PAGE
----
As the Free World engages in its first global conflict of the 21st century, what is a good fiduciary to do?
* Develop long-term strategies of engagement with corporations in which they invest so that democratic capitalism ultimately provides a better balance between the benefits of ownership and those of control?
* Develop long-term strategies to participate in the creation of new enterprises, i.e., through private equity?
* Or should the strategy be to reduce equity exposure until a material positive equity risk premium reappears through lower share prices, and hence higher current dividend yields?
* Or some of each?
These are profound questions that fiduciaries ignore at their stakeholders' peril. Before the events of Sept. 11, they could answer them at their leisure. This is no longer the case.
What about this new war? What incremental resources will be required to wage it, and how will those resources be appropriated? These questions still lie before us, and I don't pretend to have specific answers. However, given the nature of the coming conflict, the required incremental resources should be well within the reach of the Western democracies without causing major economic dislocations, ceteris paribus.
Of course, as Lord Keynes pointed out, invoking ceteris paribus (all other things being equal) is the oldest economist trick in the book. Central bankers can lower short-term interest rates for some time. Politicians can prop up the airline industry for some time. But at the end of the day, the economic health of democratic capitalist economies depends greatly on the presence or absence of "animal spirits." Beyond some basic level of necessities, it is animal spirits that lead consumers to make "big ticket" purchase decisions. It is animal spirits that lead business leaders to make major capital spending decisions.
We believe that readers would be correct to link any dampening of consumer and business enthusiasm for making expenditure decisions to lower corporate profits tomorrow and hence to lower stock prices today. Indeed, this connection already is being reflected in post-Sept. 11 stock market pricing, and thus is hardly news. It still is news in many quarters, however, that a darker scenario could unfold. It is this darker scenario that we feel compelled to sketch out here.
Longer term, stock markets can withstand serious doses of bad news as long as they embody a healthy risk premium over other, less risky investments. If stocks are not priced to produce a healthy risk premium at the start of an extended bad news period, an extended period of poor return performance is a likely consequence.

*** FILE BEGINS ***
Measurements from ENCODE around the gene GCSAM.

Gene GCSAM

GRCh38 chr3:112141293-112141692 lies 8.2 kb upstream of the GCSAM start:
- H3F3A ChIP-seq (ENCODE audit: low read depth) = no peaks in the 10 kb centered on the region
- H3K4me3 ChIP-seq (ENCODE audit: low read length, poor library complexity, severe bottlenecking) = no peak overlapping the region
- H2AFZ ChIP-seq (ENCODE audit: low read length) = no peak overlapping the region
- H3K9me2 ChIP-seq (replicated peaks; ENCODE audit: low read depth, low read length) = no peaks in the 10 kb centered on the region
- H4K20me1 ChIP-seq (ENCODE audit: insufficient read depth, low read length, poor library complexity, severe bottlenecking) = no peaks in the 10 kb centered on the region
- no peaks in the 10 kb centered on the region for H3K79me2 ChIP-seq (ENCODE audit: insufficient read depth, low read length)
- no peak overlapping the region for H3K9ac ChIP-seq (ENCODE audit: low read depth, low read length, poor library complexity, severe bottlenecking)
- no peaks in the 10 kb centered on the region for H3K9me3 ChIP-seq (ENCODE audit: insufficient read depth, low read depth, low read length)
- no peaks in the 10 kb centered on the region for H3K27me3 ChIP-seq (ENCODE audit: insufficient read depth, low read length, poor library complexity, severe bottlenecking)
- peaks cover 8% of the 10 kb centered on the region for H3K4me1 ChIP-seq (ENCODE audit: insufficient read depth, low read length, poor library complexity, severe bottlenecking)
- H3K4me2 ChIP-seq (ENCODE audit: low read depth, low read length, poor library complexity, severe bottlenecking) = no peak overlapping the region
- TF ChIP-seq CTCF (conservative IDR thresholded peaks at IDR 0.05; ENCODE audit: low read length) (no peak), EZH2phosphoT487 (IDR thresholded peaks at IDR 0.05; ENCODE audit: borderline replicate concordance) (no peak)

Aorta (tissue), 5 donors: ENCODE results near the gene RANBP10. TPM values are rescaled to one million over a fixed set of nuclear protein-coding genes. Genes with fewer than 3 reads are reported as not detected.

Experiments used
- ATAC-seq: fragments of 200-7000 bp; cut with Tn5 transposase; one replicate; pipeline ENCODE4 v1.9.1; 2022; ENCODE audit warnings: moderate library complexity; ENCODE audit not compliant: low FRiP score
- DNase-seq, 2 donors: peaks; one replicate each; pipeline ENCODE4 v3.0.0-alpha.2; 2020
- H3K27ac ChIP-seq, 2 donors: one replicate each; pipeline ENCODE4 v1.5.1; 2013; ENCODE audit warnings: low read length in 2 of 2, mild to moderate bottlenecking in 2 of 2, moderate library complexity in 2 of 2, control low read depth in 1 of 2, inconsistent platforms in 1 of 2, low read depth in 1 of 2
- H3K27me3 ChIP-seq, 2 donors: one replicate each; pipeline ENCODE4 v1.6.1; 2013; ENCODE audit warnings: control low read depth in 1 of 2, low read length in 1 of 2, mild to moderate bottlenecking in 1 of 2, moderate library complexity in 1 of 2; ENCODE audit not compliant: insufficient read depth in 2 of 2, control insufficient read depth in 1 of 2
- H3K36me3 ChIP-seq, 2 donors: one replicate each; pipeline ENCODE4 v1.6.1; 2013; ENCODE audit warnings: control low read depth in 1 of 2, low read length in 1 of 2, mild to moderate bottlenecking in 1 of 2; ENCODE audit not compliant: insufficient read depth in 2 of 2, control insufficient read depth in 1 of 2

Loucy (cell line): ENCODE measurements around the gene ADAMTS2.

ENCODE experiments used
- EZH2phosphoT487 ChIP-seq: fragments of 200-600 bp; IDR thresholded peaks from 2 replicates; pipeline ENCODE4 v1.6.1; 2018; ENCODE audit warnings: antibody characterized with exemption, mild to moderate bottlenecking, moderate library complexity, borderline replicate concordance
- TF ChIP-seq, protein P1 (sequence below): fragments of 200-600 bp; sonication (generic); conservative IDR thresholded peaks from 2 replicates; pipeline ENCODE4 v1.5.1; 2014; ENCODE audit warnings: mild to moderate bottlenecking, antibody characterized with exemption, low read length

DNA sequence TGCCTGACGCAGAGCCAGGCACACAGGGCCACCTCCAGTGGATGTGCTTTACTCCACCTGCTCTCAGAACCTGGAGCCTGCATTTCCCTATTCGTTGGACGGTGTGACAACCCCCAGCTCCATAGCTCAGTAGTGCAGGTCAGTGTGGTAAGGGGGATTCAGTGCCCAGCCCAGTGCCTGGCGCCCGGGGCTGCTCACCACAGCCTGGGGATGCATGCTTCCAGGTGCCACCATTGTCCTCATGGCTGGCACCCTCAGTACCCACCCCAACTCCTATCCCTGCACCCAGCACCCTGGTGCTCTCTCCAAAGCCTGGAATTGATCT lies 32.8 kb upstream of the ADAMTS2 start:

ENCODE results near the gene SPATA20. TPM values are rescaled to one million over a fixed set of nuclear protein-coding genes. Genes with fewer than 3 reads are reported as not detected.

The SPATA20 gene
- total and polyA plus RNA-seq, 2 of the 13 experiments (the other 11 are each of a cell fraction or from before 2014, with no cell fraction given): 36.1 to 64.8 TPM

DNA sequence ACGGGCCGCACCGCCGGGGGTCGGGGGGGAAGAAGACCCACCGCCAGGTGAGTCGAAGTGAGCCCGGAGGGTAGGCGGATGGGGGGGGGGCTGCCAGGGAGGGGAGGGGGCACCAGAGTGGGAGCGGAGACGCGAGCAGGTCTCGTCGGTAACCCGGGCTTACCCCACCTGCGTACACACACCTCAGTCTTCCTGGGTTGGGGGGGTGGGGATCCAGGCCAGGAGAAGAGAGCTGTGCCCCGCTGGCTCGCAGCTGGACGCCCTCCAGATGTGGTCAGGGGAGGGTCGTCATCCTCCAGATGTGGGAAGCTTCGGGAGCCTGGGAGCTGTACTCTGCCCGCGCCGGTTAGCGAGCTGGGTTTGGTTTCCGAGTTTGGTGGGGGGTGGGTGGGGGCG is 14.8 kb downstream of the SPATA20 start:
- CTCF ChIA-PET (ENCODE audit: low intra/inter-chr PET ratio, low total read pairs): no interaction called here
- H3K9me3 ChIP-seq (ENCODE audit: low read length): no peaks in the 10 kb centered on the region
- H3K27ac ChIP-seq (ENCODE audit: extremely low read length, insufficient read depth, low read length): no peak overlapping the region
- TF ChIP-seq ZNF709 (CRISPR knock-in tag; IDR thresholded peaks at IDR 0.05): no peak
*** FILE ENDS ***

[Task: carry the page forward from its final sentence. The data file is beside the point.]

A paper by Robert D. Arnott and Peter L. Bernstein, to be published in a forthcoming Financial Analysts Journal, suggests that anything over 21/2 percentage points might qualify as a "healthy" equity risk premium. This is only half the oft-quoted 75-year equity excess return realization of five percentage points over bonds. It turns out that out of the realized 5%, about half was expected, and the other half was just good luck. That is the good news.
The bad news is that today, even after 18 months of poor equity markets, it still is difficult to come up with an equity risk premium much greater than 0.5%. What would it take for stocks to offer a 21/2% risk premium today? Very simple. The current dividend yield would have to increase by two percentage points, going from the current 2% to 4%. Painfully, this would imply a further 50% fall in equity prices from current levels.
Why do we think the events of Sept. 11, plus the events likely to follow in the coming months and years, have made such an outcome more likely? For the same reason these events are likely to dampen the animal spirits of consumers and business people for some period of time. Risk has suddenly become a more palpable phenomenon for investors. And if risk is real, rather than just a theoretical concept, it must be tangibly compensated. The only sure way to do that is to raise dividend yields, and, in turn, the only sure way to do that is to bid down current share prices.
A further major fall in equity prices in the current environment is a gloomy prospect. Can anything be done to mitigate such an outcome? The research Arnott-Bernstein present suggests the answer is yes, at least in a longer term perspective.
First, corporations could begin to pay out a higher proportion of their earnings to shareholders as dividends. The record shows the other major activities financed out of corporate earnings (i.e., internal reinvestment, external acquisitions, funding the exercise of executive stock options) are generally not money well spent, from the shareholders' perspective. What can be done to get the boards and management of the Free World's publicly traded corporations to focus more clearly on the interests of their long-term shareholders? Again, there is a pretty clear answer. Only institutional investors with a clear idea of how to serve the long-term economic interests of their own stakeholders can do that. Realistically, they are the only actors in a position to create the mechanisms that could tangibly hold corporate feet to the fire of transparent shareholder accountability.
A second avenue of opportunity for pension funds is a permanent commitment to private equity investing. There is an obvious reason the long-term dividend growth of existing publicly traded corporations is much lower than economic growth generally. The missing element is the significant contribution new enterprises make to growth over time. Funds miss out on this element of growth (and the new wealth it creates over time) unless they consciously choose to be participants.
Keith P. Ambachtsheer is president of K.P.A. Advisory Services Ltd., Toronto. His commentary is adapted from a lengthier analysis in the Ambachtsheer Letter.